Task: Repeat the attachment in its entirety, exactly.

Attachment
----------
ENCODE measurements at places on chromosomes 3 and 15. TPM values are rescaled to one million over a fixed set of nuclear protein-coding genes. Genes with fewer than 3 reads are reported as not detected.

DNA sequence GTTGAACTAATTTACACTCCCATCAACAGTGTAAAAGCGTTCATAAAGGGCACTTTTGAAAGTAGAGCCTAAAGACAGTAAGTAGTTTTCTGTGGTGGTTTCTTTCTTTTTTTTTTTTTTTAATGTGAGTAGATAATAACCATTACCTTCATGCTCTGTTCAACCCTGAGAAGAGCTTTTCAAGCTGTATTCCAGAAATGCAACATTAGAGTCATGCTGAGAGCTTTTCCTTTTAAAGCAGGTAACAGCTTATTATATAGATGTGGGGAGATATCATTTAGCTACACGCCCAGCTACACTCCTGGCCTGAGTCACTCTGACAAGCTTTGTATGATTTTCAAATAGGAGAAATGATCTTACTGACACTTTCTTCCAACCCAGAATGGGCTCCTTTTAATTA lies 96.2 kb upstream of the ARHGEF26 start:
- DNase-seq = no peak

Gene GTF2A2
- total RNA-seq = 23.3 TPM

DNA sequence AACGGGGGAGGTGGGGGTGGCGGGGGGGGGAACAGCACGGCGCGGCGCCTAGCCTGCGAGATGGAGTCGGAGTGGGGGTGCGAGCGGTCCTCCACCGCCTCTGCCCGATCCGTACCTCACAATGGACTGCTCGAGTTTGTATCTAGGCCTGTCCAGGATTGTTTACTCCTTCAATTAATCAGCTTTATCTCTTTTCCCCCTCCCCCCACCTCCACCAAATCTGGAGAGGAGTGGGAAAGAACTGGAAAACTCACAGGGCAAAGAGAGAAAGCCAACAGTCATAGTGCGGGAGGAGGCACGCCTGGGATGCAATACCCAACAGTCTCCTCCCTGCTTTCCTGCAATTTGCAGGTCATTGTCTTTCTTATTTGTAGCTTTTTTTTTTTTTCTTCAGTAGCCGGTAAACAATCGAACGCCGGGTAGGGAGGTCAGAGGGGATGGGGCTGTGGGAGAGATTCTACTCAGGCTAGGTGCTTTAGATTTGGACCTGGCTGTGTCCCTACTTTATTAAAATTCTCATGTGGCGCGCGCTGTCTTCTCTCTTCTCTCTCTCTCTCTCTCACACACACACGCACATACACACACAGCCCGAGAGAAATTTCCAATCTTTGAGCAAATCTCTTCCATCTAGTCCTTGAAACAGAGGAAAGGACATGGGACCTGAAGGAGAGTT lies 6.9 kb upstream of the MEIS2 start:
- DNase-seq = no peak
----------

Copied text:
ENCODE measurements at places on chromosomes 3 and 15. TPM values are rescaled to one million over a fixed set of nuclear protein-coding genes. Genes with fewer than 3 reads are reported as not detected.

DNA sequence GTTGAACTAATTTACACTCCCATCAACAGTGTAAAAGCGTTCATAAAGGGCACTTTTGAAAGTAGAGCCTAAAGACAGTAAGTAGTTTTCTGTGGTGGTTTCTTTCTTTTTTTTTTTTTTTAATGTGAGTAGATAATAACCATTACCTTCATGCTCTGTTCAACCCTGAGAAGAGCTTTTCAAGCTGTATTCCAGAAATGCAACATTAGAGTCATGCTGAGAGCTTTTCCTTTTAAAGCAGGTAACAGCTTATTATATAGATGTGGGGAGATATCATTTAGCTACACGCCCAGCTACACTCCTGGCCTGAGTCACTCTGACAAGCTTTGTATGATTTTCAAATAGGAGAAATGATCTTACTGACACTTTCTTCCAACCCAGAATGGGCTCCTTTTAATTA lies 96.2 kb upstream of the ARHGEF26 start:
- DNase-seq = no peak

Gene GTF2A2
- total RNA-seq = 23.3 TPM

DNA sequence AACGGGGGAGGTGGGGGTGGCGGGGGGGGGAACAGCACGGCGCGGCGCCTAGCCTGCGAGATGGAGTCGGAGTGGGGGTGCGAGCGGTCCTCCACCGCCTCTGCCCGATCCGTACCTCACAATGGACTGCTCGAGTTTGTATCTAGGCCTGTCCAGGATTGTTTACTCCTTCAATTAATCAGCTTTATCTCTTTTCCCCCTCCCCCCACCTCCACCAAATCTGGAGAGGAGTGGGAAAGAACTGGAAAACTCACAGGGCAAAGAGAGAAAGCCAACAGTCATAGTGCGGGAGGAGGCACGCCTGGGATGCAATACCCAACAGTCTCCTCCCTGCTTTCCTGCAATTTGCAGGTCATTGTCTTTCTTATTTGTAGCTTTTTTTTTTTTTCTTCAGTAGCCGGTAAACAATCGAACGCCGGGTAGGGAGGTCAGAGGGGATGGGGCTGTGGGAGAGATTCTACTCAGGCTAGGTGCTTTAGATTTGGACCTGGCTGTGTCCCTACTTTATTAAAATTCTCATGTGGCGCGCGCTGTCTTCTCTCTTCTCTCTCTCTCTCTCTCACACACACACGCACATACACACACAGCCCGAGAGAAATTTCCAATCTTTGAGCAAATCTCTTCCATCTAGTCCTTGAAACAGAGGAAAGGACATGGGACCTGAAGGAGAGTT lies 6.9 kb upstream of the MEIS2 start:
- DNase-seq = no peak